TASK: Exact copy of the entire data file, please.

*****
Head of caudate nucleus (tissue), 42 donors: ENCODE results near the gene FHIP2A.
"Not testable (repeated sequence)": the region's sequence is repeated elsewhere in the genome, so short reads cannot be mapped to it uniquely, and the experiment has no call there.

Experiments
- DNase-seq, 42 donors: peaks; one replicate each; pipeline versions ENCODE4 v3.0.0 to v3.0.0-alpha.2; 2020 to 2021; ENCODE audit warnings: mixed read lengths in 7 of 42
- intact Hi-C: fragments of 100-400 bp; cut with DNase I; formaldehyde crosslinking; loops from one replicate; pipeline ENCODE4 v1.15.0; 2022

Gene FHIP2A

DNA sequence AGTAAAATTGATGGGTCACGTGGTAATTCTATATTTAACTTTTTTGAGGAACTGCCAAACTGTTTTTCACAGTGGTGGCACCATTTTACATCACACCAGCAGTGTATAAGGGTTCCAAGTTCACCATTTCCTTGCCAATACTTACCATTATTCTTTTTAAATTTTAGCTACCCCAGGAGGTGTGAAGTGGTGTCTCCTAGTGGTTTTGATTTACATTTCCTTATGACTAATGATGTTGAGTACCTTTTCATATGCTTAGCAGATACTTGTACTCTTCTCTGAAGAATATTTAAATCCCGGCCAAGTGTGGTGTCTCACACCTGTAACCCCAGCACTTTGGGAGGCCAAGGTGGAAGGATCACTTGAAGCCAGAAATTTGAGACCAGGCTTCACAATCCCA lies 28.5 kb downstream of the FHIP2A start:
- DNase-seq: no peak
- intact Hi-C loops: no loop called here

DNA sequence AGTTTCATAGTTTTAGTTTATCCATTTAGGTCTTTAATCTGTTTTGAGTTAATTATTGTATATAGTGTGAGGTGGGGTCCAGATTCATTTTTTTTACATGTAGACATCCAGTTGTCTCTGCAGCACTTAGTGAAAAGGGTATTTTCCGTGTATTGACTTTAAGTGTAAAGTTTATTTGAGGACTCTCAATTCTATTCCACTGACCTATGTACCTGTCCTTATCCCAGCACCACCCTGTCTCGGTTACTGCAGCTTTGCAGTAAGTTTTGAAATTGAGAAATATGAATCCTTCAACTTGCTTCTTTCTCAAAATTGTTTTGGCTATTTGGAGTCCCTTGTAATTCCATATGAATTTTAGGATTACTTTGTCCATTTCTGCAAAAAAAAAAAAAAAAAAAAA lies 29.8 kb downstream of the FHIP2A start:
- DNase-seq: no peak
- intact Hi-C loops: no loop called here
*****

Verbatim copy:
Head of caudate nucleus (tissue), 42 donors: ENCODE results near the gene FHIP2A.
"Not testable (repeated sequence)": the region's sequence is repeated elsewhere in the genome, so short reads cannot be mapped to it uniquely, and the experiment has no call there.

Experiments
- DNase-seq, 42 donors: peaks; one replicate each; pipeline versions ENCODE4 v3.0.0 to v3.0.0-alpha.2; 2020 to 2021; ENCODE audit warnings: mixed read lengths in 7 of 42
- intact Hi-C: fragments of 100-400 bp; cut with DNase I; formaldehyde crosslinking; loops from one replicate; pipeline ENCODE4 v1.15.0; 2022

Gene FHIP2A

DNA sequence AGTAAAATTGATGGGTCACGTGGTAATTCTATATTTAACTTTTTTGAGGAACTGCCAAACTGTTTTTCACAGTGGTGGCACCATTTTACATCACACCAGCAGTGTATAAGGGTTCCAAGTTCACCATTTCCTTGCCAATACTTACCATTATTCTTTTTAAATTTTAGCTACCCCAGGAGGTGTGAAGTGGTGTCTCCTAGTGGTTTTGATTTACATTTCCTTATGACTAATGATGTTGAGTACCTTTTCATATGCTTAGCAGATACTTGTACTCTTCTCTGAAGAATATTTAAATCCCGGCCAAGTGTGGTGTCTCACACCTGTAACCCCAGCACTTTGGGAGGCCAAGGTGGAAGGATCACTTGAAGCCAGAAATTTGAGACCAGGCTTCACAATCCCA lies 28.5 kb downstream of the FHIP2A start:
- DNase-seq: no peak
- intact Hi-C loops: no loop called here

DNA sequence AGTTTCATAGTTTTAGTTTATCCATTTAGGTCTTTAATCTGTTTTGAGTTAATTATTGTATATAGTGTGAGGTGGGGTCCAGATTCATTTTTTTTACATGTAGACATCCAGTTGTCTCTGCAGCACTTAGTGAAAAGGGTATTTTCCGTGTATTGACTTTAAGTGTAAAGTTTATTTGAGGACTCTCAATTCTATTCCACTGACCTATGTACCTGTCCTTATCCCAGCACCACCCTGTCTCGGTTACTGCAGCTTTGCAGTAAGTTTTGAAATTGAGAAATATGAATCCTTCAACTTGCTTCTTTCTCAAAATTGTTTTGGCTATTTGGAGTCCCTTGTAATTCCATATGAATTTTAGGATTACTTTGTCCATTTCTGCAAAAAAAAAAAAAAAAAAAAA lies 29.8 kb downstream of the FHIP2A start:
- DNase-seq: no peak
- intact Hi-C loops: no loop called here